To better understand and evaluate regional ground-water flow systems in Nevada, and initiate long-term studies of potential impacts from future ground-water pumping, Federal legislation was enacted in December 2004 (Section 131 of the Lincoln County Conservation, Recreation, and Development Act of 2004; short title, Lincoln County Land Act) that states,
“The Secretary, acting through the United States Geological Survey, the Desert Research Institute, and a designee from the State of Utah shall conduct a study to investigate ground water quantity, quality, and flow characteristics in the deep carbonate and alluvial aquifers of White Pine County, Nevada, and any groundwater basins that are located in White Pine County, Nevada, or Lincoln County, Nevada, and adjacent areas in Utah.”
In response to the Lincoln County Land Act, the U.S. Geological Survey (USGS), in cooperation with the
Desert Research Institute (DRI) and the Utah State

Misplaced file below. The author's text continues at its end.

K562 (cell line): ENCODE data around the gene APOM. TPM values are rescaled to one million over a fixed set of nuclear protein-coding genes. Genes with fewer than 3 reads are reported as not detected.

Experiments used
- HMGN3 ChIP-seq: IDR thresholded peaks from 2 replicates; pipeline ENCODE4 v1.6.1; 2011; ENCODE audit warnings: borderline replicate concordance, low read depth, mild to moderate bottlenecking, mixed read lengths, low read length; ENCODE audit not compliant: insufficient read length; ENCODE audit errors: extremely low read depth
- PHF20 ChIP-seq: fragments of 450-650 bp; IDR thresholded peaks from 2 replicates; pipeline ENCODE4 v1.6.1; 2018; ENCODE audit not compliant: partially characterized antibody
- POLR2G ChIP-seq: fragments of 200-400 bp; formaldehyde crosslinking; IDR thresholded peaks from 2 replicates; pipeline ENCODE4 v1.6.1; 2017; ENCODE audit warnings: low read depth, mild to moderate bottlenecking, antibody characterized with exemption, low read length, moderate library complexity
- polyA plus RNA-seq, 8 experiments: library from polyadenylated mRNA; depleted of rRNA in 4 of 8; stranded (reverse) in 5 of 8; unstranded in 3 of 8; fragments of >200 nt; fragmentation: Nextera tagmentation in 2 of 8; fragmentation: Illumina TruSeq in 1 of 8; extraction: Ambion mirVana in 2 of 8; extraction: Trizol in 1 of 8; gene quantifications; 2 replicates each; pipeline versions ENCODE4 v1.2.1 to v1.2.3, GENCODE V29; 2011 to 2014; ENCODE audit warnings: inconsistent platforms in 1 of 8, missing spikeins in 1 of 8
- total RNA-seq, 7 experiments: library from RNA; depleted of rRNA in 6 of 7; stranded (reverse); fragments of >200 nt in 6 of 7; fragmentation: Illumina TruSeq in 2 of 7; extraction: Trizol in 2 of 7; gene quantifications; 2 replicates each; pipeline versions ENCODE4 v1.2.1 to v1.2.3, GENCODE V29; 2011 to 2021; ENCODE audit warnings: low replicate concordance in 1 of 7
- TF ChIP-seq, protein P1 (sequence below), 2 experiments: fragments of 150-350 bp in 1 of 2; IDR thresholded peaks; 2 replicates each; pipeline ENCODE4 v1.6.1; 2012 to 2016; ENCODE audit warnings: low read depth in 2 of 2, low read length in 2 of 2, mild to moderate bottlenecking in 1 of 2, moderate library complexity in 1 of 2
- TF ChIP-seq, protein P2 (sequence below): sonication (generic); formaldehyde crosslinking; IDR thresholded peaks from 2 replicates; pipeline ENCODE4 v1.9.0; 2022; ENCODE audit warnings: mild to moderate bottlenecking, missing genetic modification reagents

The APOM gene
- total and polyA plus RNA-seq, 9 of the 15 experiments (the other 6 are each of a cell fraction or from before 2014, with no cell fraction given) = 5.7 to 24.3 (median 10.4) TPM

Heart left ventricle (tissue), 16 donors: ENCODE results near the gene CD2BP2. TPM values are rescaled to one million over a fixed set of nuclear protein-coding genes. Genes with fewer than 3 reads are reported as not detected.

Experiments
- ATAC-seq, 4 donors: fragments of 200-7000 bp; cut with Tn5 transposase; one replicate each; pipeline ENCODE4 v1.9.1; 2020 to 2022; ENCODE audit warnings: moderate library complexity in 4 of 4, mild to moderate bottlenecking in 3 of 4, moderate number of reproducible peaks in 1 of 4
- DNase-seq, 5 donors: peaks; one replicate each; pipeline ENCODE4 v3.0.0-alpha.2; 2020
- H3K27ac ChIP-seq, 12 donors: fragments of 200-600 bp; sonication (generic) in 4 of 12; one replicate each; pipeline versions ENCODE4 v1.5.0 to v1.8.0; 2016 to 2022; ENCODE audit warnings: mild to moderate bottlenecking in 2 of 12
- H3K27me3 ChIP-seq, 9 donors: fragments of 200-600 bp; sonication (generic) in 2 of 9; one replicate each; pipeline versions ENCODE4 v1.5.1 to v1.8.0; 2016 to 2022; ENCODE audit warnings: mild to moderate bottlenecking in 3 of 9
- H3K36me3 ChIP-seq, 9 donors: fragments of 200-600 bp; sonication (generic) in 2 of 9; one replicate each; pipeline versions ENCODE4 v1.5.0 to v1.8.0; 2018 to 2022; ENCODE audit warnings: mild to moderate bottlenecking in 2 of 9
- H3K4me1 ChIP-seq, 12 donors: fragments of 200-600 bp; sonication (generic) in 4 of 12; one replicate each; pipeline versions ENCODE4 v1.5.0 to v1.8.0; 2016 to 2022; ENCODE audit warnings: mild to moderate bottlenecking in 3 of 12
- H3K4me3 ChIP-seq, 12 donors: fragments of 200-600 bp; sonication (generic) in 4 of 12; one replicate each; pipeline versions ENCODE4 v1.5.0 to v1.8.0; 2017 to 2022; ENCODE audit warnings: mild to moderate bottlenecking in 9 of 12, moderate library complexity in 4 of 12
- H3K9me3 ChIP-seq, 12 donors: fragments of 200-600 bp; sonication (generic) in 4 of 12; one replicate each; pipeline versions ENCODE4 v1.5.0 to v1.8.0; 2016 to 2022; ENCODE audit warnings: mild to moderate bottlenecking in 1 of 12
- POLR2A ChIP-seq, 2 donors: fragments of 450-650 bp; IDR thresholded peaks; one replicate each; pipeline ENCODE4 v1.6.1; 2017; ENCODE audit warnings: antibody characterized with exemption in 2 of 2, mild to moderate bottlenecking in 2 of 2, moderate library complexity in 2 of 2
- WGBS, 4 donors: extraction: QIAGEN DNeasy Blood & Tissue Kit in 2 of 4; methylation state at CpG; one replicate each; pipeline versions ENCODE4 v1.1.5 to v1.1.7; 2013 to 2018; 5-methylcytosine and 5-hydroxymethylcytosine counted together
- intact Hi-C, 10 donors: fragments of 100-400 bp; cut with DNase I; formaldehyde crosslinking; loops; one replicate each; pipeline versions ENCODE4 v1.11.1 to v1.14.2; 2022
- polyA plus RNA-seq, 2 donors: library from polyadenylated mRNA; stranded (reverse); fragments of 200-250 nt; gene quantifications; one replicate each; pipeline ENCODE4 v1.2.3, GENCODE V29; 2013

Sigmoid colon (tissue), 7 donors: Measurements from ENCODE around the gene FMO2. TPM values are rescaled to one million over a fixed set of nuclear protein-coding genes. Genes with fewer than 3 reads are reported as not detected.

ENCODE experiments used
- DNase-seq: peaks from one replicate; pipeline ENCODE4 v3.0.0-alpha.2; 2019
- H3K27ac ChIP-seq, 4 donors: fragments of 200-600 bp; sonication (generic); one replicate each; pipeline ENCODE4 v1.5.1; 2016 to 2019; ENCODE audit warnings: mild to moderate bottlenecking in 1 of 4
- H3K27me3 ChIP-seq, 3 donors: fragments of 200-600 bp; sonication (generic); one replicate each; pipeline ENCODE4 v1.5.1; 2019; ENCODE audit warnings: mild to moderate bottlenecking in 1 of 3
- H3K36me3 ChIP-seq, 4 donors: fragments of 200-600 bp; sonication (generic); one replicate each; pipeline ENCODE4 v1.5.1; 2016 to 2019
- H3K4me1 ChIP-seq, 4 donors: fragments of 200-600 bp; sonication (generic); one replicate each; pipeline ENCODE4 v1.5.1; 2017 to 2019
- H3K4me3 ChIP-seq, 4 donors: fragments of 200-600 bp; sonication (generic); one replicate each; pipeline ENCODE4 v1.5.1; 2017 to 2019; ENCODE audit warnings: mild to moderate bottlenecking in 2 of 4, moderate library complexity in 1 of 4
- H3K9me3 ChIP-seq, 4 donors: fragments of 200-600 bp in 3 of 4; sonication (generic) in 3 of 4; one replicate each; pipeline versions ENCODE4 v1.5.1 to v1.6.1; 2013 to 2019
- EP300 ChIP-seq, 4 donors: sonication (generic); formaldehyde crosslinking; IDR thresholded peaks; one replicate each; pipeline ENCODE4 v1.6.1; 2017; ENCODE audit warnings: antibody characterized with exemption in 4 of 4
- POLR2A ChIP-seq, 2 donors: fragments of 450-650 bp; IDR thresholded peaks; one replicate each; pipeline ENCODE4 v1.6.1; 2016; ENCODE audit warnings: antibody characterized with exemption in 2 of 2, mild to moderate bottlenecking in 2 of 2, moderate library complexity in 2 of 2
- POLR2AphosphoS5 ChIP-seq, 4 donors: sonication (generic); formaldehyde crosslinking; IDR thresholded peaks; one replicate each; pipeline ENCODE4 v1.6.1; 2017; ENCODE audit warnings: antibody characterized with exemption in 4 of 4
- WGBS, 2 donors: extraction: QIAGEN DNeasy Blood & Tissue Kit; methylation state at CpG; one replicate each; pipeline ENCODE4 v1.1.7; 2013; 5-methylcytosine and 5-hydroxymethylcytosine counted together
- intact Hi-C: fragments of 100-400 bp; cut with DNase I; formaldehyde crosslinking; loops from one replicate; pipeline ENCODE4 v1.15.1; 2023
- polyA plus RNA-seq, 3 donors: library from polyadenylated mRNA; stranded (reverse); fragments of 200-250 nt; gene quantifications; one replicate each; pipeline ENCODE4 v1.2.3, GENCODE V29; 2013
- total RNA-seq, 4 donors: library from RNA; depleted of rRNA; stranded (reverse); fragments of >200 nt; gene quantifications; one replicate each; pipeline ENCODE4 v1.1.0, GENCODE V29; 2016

Engineers Office, identified the following objectives:
• Evaluate geohydrologic characteristics within the study area including the extent, thickness, and
hydrologic properties of aquifers; volume and quality of water stored in aquifers; delineation of subsurface geologic structures controlling ground-water flow; ground-water flow direction and gradients; distribution of recharge and discharge areas; and representative rates of recharge and discharge.
• Integrate geologic, hydrologic, and geochemical information to determine basin and regional ground-water budgets.
• Synthesize and evaluate all geohydrologic data to develop a three-dimensional conceptual description of the ground-water flow system. These data will be used to create a unified data-collection network for the study area.
Study objectives are designed to be worked on simultaneously and to provide specific information needed to quantify basin ground-water budgets and to develop an improved understanding of regional ground-water flow.
To accomplish the objectives of this study, participants from the USGS Water Science Centers in Nevada and Utah, and the Geology Science Centers in Denver and Menlo Park; DRI in Reno and Las Vegas; and the Utah State Engineers Office, will work cooperatively on separate but coordinated tasks.